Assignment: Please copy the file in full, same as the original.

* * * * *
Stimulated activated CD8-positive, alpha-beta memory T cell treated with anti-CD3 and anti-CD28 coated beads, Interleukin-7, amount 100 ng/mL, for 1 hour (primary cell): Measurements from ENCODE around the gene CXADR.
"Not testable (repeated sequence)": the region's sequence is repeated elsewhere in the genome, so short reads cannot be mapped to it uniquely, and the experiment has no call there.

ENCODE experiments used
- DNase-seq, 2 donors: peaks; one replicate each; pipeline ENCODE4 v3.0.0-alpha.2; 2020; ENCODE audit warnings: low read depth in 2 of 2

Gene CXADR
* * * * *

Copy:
Stimulated activated CD8-positive, alpha-beta memory T cell treated with anti-CD3 and anti-CD28 coated beads, Interleukin-7, amount 100 ng/mL, for 1 hour (primary cell): Measurements from ENCODE around the gene CXADR.
"Not testable (repeated sequence)": the region's sequence is repeated elsewhere in the genome, so short reads cannot be mapped to it uniquely, and the experiment has no call there.

ENCODE experiments used
- DNase-seq, 2 donors: peaks; one replicate each; pipeline ENCODE4 v3.0.0-alpha.2; 2020; ENCODE audit warnings: low read depth in 2 of 2

Gene CXADR